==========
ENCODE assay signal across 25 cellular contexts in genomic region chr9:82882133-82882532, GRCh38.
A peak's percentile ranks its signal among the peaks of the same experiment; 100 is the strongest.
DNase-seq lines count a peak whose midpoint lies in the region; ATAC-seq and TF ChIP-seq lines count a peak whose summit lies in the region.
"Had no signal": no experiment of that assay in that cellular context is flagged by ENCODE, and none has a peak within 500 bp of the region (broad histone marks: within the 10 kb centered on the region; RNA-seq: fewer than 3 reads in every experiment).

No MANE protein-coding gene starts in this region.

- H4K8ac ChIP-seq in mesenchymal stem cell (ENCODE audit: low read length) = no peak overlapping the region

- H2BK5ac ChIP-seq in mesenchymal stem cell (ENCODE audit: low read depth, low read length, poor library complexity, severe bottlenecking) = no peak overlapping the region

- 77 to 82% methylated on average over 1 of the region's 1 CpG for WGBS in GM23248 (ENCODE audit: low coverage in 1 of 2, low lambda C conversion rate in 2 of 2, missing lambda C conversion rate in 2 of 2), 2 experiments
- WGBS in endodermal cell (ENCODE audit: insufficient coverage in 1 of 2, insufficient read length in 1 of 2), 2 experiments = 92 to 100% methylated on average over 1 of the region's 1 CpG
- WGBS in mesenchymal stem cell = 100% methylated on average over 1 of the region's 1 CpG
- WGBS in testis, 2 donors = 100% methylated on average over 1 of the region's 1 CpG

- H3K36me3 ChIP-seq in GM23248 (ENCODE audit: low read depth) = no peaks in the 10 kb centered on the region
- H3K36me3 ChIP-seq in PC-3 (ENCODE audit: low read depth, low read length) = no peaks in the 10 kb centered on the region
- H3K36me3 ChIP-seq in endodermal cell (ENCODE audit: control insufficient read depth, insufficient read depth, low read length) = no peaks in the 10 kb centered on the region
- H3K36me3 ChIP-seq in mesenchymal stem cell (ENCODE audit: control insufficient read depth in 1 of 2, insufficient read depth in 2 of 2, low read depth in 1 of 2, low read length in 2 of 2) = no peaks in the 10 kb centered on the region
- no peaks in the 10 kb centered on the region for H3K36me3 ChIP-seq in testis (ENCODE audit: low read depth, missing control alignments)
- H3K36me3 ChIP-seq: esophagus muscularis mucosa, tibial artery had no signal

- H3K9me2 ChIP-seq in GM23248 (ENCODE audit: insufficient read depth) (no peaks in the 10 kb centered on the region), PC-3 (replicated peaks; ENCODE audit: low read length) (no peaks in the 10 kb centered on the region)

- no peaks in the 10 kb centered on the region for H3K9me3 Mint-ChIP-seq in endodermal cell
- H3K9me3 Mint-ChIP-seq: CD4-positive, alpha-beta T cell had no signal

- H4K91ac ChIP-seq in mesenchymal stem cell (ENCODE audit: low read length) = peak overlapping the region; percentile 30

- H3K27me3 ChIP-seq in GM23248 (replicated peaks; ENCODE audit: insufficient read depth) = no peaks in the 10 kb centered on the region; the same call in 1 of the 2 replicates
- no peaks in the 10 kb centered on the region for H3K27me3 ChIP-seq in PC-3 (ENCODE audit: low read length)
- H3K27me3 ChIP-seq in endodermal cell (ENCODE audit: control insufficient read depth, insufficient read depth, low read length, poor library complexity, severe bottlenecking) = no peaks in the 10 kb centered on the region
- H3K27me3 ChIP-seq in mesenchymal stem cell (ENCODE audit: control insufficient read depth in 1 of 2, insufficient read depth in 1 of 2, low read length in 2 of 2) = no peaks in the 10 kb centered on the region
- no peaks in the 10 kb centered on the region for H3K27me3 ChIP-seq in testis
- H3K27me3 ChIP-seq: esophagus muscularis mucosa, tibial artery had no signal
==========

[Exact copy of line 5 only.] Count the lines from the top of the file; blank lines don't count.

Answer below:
No MANE protein-coding gene starts in this region.